What are the data showing that Natural Gas is worse than coal in terms of greenhouse gas emissions? [Alan]

The first point to acknowledge, as Ray pointed out, is that when burned, natural gas is much more efficient at generation energy than coal. Because of this, the carbon dioxide emitted per unit of energy produced is much lower for natural gas than coal.  Indeed, coal results in some 216 pounds of carbon dioxide per million British Thermal Units of energy generated.  Meanwhile, natural gas results in 117 pounds per million BTUs, and diesel/gasoline produces a little under 160 pounds of CO2. So, in terms of the emissions at combustion (the power plant or home furnace), there is no doubt that natural gas is better than coal (and oil products) (https://www.eia.gov/tools/faqs/faq.php?id=73&t=11). But that is far from the whole story…

Recall that natural gas is between 85 and 95% methane (https://www.uniongas.com/about-us/about-natural-gas/Chemical-Composition-of-Natural-Gas) and its Global Warming Potential is much greater than carbon dioxide.  Because of it shorter longevity in the atmosphere than carbon dioxide (before it breaks down into carbon dioxide and water) methane has a carbon dioxide equivalent of 34 times CO2 on a 100-year basis and 86 times CO2 on a 20-year basis. That would not be a problem unless the methane leaks. As one can readily see, I suspect, not much methane leakage into the atmosphere is necessary before that leakage negates the combustion benefit emissions of carbon dioxide by natural gas compared to coal as described above. In fact, the leakage rate for natural gas at which the benefit is negated (assuming the 20-year equivalence) is 2.8% (Howarth 2014, http://www.eeb.cornell.edu/howarth/publications/Howarth_2014_ESE_methane_emissions.pdf).   Incidentally, there is no reason why a 100-year basis should be used for this comparison rather than a 20-year basis. Indeed, since the timeline we have for addressing this problem is measured in decades, the 20-year basis seems much more reasonable.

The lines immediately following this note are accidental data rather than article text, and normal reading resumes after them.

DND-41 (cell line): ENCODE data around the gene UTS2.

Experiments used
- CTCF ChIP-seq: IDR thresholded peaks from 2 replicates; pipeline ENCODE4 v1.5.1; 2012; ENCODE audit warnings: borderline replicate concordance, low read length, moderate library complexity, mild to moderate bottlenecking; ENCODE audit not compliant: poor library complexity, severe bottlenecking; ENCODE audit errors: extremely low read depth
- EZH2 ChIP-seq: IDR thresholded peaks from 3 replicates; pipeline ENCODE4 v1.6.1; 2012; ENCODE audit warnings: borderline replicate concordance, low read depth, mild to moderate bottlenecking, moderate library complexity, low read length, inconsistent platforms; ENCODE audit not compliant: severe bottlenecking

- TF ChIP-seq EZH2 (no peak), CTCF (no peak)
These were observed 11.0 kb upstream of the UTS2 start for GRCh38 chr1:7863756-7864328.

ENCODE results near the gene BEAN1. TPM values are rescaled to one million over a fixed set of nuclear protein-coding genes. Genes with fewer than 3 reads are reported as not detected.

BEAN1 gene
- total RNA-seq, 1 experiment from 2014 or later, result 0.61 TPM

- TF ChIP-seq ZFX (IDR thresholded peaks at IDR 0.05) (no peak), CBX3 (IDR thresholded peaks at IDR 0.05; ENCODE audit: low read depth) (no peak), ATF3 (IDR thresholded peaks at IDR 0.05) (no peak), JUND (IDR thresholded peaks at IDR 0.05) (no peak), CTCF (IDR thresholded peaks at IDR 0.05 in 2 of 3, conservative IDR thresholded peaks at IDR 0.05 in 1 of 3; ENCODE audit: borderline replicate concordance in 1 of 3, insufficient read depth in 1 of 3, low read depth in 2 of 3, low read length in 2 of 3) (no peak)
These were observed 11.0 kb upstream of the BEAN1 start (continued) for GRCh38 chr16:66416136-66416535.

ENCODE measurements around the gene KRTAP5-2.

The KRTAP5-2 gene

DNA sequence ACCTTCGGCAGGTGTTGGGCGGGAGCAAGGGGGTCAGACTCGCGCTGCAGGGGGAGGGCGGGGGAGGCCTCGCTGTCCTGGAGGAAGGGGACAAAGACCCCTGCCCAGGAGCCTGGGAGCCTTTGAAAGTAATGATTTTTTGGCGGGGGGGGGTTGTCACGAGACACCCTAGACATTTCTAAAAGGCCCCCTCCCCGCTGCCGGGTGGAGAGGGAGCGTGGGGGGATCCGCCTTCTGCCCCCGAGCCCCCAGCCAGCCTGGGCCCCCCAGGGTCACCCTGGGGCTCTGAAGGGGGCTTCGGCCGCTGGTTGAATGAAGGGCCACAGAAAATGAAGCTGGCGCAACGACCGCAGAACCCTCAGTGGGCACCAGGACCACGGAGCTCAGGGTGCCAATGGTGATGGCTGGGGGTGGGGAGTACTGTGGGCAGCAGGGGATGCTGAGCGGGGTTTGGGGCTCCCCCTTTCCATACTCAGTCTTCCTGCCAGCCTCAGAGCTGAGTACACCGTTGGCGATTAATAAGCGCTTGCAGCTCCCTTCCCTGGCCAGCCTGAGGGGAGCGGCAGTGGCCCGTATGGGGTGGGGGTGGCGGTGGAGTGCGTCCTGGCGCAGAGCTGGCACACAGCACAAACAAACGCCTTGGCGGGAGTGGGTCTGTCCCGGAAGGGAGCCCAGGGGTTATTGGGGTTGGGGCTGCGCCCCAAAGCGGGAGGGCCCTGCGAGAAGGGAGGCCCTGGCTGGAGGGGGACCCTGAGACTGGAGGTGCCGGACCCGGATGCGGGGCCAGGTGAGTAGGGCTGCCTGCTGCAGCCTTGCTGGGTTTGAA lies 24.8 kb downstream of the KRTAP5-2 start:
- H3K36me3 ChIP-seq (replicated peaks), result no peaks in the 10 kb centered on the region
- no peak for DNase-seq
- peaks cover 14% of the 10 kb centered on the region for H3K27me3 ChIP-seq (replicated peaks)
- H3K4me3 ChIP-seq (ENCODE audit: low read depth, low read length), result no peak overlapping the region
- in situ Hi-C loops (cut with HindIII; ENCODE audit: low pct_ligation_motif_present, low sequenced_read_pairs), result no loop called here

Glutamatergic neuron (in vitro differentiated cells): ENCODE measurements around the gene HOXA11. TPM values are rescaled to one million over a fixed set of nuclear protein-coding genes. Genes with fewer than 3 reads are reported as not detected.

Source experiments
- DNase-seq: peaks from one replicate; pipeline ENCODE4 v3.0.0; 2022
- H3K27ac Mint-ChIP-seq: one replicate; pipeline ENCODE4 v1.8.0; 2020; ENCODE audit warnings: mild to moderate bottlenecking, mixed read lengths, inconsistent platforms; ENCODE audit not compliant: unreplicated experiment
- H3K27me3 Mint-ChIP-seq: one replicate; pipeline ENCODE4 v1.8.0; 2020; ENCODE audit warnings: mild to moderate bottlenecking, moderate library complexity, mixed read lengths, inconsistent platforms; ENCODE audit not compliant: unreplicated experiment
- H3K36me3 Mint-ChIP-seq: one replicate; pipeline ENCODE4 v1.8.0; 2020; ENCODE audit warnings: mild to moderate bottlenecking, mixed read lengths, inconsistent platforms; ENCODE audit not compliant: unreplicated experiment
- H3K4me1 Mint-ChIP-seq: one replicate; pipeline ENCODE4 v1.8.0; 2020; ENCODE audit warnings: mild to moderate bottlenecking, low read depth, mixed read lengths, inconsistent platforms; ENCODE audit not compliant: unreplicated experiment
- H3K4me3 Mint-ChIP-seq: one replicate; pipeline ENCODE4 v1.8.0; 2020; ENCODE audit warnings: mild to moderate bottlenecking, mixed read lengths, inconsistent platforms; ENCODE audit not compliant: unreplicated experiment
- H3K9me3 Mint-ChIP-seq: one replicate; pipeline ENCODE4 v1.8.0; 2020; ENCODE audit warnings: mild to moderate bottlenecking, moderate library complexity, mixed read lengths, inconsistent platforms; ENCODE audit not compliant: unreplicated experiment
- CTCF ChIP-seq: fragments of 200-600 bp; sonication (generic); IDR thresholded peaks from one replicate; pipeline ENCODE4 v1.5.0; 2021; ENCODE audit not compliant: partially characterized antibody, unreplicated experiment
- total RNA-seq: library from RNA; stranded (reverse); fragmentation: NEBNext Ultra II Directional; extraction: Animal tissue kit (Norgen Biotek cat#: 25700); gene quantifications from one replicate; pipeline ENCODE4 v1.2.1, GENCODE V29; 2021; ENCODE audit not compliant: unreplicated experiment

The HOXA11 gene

So, the question arises as to what the leakage rate for natural gas really is.  For many years, everyone relied on the EPA for these assessments, and they were reporting leakage rates down in the 1 – 2% range. If that were accurate, we might still be able to make a case for natural gas as an improvement over coal.  However, more recent analyses have generated two concerns: (a) the equipment that EPA was using was systematically underestimating the leakage (Howard et al. 2015 – http://www.tandfonline.com/doi/full/10.1080/10962247.2015.1025925), and (b) the leakage rate is grossly understated (Howarth 2014, http://www.eeb.cornell.edu/howarth/publications/Howarth_2014_ESE_methane_emissions.pdf; Howarth 2015, http://www.eeb.cornell.edu/howarth/publications/f_EECT-61539-perspectives-on-air-emissions-of-methane-and-climatic-warmin_100815_27470.pdf).  These studies, and the reports reviewed therein, suggest that the actual rate if leakage is as follows: 1.7 – 6.0% (mean 3.8%) for conventional natural gas (non-fracked sources), and 3.6 – 7.9% (mean 5.8%) for shale fracked natural gas.  This leakage comprises two elements: downstream transmission leakage at 1.3 – 3.3% (average 2.5%), similar for both conventional and fracked natural gas, with the remainder from upstream (extraction and processing) activities.  Additionally, Schneissing et al. (2014, https://www.deepdyve.com/lp/wiley/remote-sensing-of-fugitive-methane-emissions-from-oil-and-gas-V1JYhQ7H0S) reported the mean leakage for shale-fracked natural gas at 9.5%.

The evidence suggests that natural gas extracted from the ground is, on average, worse than coal regardless of its source.  Since the advantage of natural gas over oil during combustion is nowhere near as great as its advantage over coal, the inference has to be drawn that this leakage (fugitive emissions) natural gas is also never better than oil.